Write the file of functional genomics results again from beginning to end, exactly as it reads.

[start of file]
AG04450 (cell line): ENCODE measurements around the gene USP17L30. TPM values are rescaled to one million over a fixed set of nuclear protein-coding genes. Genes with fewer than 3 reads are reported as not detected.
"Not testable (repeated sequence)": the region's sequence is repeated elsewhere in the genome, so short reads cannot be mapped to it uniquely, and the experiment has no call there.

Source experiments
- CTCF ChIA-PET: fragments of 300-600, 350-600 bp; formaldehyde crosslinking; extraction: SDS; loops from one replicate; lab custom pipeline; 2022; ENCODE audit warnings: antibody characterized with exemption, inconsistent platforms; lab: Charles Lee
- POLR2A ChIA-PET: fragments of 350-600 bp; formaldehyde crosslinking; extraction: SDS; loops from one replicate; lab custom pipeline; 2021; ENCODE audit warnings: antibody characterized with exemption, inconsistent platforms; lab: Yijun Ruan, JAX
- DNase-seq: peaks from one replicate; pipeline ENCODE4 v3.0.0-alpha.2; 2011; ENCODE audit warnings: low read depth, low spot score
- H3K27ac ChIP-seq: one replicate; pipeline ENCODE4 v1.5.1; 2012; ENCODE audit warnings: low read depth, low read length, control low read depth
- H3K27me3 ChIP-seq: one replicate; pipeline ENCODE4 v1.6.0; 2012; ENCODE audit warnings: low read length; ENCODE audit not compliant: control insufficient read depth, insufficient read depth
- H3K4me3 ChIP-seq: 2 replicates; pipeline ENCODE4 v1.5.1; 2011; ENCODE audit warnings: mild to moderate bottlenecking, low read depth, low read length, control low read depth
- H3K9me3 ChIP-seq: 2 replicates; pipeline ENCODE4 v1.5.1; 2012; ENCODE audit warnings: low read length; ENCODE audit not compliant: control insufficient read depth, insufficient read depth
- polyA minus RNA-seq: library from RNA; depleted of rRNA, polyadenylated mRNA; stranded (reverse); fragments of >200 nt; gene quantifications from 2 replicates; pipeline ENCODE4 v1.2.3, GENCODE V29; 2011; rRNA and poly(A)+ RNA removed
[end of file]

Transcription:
AG04450 (cell line): ENCODE measurements around the gene USP17L30. TPM values are rescaled to one million over a fixed set of nuclear protein-coding genes. Genes with fewer than 3 reads are reported as not detected.
"Not testable (repeated sequence)": the region's sequence is repeated elsewhere in the genome, so short reads cannot be mapped to it uniquely, and the experiment has no call there.

Source experiments
- CTCF ChIA-PET: fragments of 300-600, 350-600 bp; formaldehyde crosslinking; extraction: SDS; loops from one replicate; lab custom pipeline; 2022; ENCODE audit warnings: antibody characterized with exemption, inconsistent platforms; lab: Charles Lee
- POLR2A ChIA-PET: fragments of 350-600 bp; formaldehyde crosslinking; extraction: SDS; loops from one replicate; lab custom pipeline; 2021; ENCODE audit warnings: antibody characterized with exemption, inconsistent platforms; lab: Yijun Ruan, JAX
- DNase-seq: peaks from one replicate; pipeline ENCODE4 v3.0.0-alpha.2; 2011; ENCODE audit warnings: low read depth, low spot score
- H3K27ac ChIP-seq: one replicate; pipeline ENCODE4 v1.5.1; 2012; ENCODE audit warnings: low read depth, low read length, control low read depth
- H3K27me3 ChIP-seq: one replicate; pipeline ENCODE4 v1.6.0; 2012; ENCODE audit warnings: low read length; ENCODE audit not compliant: control insufficient read depth, insufficient read depth
- H3K4me3 ChIP-seq: 2 replicates; pipeline ENCODE4 v1.5.1; 2011; ENCODE audit warnings: mild to moderate bottlenecking, low read depth, low read length, control low read depth
- H3K9me3 ChIP-seq: 2 replicates; pipeline ENCODE4 v1.5.1; 2012; ENCODE audit warnings: low read length; ENCODE audit not compliant: control insufficient read depth, insufficient read depth
- polyA minus RNA-seq: library from RNA; depleted of rRNA, polyadenylated mRNA; stranded (reverse); fragments of >200 nt; gene quantifications from 2 replicates; pipeline ENCODE4 v1.2.3, GENCODE V29; 2011; rRNA and poly(A)+ RNA removed